Older Peoples' Wards "helpful, caring and supportive"

Patients and their families and carers have described services at four older peoples' wards in Leeds as "helpful, caring and supportive" in the latest report from the Care Quality Commission (CQC).

Leeds and York Partnership NHS Foundation Trust runs four wards for older people at The Mount facility near the centre of Leeds. Two wards cater for older people with mental health needs and two for older people living with dementia.

The unit was assessed as part of the Trust’s comprehensive inspection in July 2016 and has now received a rating of good in a final report published on Friday 18 November 2016. The unit had been rated inadequate by the CQC when the last inspection results were published in January 2015.

In the latest report, patients and relatives spoke highly about the staff and the care and support they gave. They described staff as ‘excellent’, ‘great’, ‘helpful’ ‘caring’ and ‘supportive’. They told the inspection team staff treated them with kindness, respect and professionalism. One patient said of the staff: “they all love me.”

Paul Exley, Matron for Older Peoples’ Inpatient Services at Leeds and York Partnership NHS Foundation Trust, said: “This is a great result and a testament to the hard work that our staff and the Trust has put in to improve services for older people in Leeds.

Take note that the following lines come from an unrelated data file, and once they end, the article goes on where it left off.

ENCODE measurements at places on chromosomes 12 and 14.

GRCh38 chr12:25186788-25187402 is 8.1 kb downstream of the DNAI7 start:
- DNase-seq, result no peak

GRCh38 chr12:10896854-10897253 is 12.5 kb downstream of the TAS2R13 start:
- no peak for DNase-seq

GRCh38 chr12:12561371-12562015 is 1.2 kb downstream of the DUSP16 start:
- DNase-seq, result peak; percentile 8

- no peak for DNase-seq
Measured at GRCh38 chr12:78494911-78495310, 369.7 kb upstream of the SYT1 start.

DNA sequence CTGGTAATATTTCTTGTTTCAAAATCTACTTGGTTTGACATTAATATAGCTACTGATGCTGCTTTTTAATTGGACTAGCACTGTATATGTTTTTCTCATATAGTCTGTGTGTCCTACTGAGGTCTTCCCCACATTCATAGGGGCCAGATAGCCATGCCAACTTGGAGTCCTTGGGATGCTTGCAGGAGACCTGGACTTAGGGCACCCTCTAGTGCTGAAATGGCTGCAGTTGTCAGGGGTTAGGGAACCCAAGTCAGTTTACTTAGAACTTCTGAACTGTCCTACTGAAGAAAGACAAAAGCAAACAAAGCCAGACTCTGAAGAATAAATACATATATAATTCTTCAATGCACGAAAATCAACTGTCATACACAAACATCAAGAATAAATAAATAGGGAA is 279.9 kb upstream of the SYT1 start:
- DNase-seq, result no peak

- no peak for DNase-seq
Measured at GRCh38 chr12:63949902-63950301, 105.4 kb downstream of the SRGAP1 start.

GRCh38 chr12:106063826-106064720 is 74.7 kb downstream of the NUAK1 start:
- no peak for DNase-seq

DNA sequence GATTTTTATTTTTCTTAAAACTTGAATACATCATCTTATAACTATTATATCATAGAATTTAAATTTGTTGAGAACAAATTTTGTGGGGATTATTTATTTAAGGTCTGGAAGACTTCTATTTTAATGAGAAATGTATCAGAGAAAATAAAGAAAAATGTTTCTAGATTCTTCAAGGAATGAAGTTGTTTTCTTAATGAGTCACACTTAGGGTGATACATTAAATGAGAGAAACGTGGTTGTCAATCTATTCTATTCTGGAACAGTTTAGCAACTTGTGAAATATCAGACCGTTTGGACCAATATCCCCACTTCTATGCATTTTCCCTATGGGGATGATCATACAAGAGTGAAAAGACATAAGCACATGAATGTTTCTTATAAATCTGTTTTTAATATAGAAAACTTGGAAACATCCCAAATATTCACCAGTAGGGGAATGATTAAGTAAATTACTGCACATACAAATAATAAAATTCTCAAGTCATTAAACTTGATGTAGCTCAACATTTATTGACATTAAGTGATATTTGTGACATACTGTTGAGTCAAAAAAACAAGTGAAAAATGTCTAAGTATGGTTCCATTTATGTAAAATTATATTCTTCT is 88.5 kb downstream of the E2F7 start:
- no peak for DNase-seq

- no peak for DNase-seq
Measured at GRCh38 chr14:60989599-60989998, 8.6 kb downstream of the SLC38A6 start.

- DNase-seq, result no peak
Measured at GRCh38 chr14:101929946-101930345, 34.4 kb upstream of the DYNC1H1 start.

“We take great pride in our work. After all, these people could our own relatives so we always aim for high standards of dignity and respect for our patients.

“We’ve recently completed a fantastic piece of work on our dementia wards to make them more dementia friendly. The work was focused on promoting meaningful activity, helping people living with dementia to find their way, improving signage and getting the colours right.

“Reading some of the comments from patients, relatives and carers is really heart-warming and I’m truly proud of my team.”

Other highlights from the report include:

  • Patients and their relatives felt the environment was safe.
  • Patients spoke highly of the staff and said they were treated with kindness and respect. Relatives were also complimentary about the staff and said they supported them in their role as carers. We saw positive and caring staff interactions with patients.
  • Patients and relatives were able to give feedback via community and carers meetings that took place.
  • Patients had access to advocacy support on the wards.
  • Staff were knowledgeable about what incidents to report and felt confident in reporting them.
  • Staff reported any safeguarding concerns as necessary to help ensure patients were protected from harm.
  • Patients and relatives said staff were always present and visible. Our observations supported this. We saw activities took place which staff encouraged patients to participate in.
  • Staff felt positive in their roles and spoke highly of the support they received from colleagues and managers. Staff were knowledgeable about the patients they supported and their needs.
  • Patients and relatives said they would feel comfortable speaking with staff if they had any complaints to make. Relatives said any issues had been resolved in the past where they had raised them. We saw complaints were dealt with thoroughly.
  • Staff completed comprehensive assessments of patients’ needs, incorporating any specialist care needs.
  • Staff reviewed care plans and risk assessments regularly and updated them in response to patients’ needs. Patients and relatives were involved in these reviews.

Read the 2016 CQC report for older peoples’ services